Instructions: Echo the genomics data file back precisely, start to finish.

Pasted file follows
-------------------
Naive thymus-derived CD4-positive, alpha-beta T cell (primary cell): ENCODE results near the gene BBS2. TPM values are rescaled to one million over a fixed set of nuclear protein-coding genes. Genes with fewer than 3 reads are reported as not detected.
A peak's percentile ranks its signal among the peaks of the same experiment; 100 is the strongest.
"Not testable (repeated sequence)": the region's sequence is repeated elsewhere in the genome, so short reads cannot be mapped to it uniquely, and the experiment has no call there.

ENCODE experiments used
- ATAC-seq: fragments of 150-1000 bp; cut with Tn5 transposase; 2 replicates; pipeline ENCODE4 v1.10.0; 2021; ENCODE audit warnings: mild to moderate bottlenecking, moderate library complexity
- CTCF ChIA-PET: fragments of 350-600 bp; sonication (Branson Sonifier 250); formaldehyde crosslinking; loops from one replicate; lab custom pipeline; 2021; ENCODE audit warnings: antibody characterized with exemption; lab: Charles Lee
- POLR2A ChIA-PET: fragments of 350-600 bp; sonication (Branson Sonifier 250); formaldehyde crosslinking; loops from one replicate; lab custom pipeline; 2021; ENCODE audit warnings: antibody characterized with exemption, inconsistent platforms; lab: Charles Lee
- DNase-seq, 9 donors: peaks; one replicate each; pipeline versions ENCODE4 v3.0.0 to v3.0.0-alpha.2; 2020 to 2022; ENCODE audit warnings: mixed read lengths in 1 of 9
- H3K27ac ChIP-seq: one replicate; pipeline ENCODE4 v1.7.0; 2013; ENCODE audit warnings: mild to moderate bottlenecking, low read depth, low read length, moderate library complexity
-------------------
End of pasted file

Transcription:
Naive thymus-derived CD4-positive, alpha-beta T cell (primary cell): ENCODE results near the gene BBS2. TPM values are rescaled to one million over a fixed set of nuclear protein-coding genes. Genes with fewer than 3 reads are reported as not detected.
A peak's percentile ranks its signal among the peaks of the same experiment; 100 is the strongest.
"Not testable (repeated sequence)": the region's sequence is repeated elsewhere in the genome, so short reads cannot be mapped to it uniquely, and the experiment has no call there.

ENCODE experiments used
- ATAC-seq: fragments of 150-1000 bp; cut with Tn5 transposase; 2 replicates; pipeline ENCODE4 v1.10.0; 2021; ENCODE audit warnings: mild to moderate bottlenecking, moderate library complexity
- CTCF ChIA-PET: fragments of 350-600 bp; sonication (Branson Sonifier 250); formaldehyde crosslinking; loops from one replicate; lab custom pipeline; 2021; ENCODE audit warnings: antibody characterized with exemption; lab: Charles Lee
- POLR2A ChIA-PET: fragments of 350-600 bp; sonication (Branson Sonifier 250); formaldehyde crosslinking; loops from one replicate; lab custom pipeline; 2021; ENCODE audit warnings: antibody characterized with exemption, inconsistent platforms; lab: Charles Lee
- DNase-seq, 9 donors: peaks; one replicate each; pipeline versions ENCODE4 v3.0.0 to v3.0.0-alpha.2; 2020 to 2022; ENCODE audit warnings: mixed read lengths in 1 of 9
- H3K27ac ChIP-seq: one replicate; pipeline ENCODE4 v1.7.0; 2013; ENCODE audit warnings: mild to moderate bottlenecking, low read depth, low read length, moderate library complexity